So far not too much luck. The closest thing I’ve found is this telescopic industrial ladder that earned an 8/10 review on some painter’s website. Oh yeah, but it has a tendency to COLLAPSE WHEN YOU’RE ON IT. Is AVE the only guy with any integrity in the review business?

So I need something that will allow me to reach interior skylights in all sorts of crazy houses, without renting a boom lift because that’s... Frowned upon. And expensive. If you don’t know, skylights are often placed high above tubs, staircases, or in weird parts of vaulted ceilings 20+ feet high that make it quite tricky to reach.

Standard extension ladders are either too wide to fit the skylight opening, or too large to maneuver. Or the small ones (16ft, 20ft, etc.) are just too short to reach the skylight in the first place.

Little giants would be a *step* in the right direction since they can be placed on a staircase in step ladder orientation.... But it’s a bit sketch, and insanely heavy. I hate little giant style ladders. The one below probably weighs well over 100lbs despite being aluminum, takes forever to get into position, takes up a metric shit-ton of space, and while it can be set up as a normal non A-frame ladder.... It’s inferior to an extension ladder in quite literally every way. They’re also super uncomfortable to stand on and the locks are finicky. Hard pass unless absolutely necessary.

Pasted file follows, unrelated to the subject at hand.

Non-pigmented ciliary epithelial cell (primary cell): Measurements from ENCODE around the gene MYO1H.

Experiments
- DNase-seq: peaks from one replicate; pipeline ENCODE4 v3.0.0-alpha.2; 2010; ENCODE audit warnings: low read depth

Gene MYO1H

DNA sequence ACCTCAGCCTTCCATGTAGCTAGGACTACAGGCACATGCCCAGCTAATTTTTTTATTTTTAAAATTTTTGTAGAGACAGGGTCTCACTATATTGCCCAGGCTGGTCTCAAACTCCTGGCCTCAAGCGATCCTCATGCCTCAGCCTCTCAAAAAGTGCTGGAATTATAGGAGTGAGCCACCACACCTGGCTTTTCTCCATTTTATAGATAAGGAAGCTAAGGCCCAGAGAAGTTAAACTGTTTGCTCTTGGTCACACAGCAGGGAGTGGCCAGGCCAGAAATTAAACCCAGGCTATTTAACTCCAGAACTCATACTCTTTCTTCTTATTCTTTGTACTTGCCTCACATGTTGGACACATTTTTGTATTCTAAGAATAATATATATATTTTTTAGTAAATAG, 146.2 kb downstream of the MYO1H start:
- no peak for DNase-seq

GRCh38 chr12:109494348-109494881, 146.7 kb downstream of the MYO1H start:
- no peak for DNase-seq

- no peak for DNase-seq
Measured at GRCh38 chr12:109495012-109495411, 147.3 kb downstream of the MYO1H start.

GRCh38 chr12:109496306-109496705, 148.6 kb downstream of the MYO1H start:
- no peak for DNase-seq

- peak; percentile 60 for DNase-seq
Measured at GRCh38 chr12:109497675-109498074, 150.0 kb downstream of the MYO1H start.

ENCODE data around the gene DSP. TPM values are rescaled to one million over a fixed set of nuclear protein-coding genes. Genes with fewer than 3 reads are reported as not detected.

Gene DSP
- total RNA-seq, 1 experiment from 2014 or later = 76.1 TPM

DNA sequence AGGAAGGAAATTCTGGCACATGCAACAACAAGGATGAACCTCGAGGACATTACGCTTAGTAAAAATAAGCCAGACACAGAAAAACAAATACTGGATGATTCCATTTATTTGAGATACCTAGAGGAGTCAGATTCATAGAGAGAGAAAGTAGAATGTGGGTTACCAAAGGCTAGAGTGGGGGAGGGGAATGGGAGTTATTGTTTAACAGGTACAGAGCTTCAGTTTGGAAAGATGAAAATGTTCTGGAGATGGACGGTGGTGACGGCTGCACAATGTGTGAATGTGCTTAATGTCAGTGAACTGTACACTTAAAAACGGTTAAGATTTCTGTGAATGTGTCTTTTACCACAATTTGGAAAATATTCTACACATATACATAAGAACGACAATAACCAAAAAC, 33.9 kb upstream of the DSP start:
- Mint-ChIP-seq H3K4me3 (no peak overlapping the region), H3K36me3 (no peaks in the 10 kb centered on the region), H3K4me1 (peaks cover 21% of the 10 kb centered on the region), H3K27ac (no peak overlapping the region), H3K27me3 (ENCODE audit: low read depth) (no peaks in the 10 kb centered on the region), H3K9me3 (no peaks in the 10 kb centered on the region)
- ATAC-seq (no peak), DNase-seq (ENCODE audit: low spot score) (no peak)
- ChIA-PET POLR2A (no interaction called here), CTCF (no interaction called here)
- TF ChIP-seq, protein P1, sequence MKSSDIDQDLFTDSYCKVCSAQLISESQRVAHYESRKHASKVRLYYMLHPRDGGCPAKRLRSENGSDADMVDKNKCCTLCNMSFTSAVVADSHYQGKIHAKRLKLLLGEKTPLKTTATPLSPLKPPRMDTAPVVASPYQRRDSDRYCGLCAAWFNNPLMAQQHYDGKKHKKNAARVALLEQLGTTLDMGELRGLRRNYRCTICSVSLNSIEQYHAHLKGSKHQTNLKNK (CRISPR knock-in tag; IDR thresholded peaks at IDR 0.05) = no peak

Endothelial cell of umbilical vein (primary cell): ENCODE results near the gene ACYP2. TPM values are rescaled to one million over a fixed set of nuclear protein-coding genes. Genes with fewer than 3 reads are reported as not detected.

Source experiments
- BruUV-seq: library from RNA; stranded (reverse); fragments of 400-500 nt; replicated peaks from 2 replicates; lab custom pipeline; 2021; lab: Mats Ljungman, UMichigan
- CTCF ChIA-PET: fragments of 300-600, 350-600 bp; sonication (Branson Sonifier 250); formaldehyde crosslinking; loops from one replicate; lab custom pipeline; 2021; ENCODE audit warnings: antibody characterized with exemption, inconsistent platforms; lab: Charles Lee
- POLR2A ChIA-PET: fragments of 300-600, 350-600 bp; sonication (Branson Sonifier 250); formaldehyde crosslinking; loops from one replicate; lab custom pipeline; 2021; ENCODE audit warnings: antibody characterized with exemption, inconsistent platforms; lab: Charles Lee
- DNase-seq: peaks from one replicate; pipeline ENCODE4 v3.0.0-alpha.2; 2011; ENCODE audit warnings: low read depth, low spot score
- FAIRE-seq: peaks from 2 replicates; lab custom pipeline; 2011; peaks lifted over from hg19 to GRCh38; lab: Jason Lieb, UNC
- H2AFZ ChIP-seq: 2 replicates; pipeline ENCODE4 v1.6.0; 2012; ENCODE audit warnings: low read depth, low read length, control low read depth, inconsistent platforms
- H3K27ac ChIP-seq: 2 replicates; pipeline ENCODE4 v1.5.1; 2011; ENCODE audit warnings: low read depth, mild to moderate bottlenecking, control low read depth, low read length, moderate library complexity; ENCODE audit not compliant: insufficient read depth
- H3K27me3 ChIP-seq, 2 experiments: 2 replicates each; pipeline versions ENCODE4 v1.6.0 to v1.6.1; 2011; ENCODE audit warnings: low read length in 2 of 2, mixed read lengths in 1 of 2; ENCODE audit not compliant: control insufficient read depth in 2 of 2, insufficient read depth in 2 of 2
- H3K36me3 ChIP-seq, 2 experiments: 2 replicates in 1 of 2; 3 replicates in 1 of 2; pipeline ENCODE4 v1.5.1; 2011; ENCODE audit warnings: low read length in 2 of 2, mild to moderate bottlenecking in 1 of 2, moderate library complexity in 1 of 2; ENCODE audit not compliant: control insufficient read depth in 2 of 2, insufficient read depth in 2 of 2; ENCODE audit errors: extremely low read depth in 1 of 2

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So what I’m looking at now is telescopic ladders. You can get a 20ft “commercial grade” one that’s OSHA approved blah blah blah for about $500. Not cheap, but worth the price if it solves this issue. Take a look below

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Pros: folds down incredibly small, easy to maneuver in weird places inside a home. Seems to be a bit narrower than a standard Werner extension ladder.

I have some issues though. First is the feet. They’re completely flat, without any kind of swivel. This means that you’re losing surface area of your main gripping surface the more you angle your ladder on setup. That’s.... Bad. I’m not finding any telescopic ladder that addresses that issue though.

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Second is the rungs. None of them are angled. They should be angled in such a way that they’re flat when you have the ladder at the *OSHA approved angle*. Again, that gives you the maximum contact patch between your feet and the steps. Kind of important.

Tl:dr

I need a ladder that’s tall, narrow, takes up minimal space, and is robust. Having trouble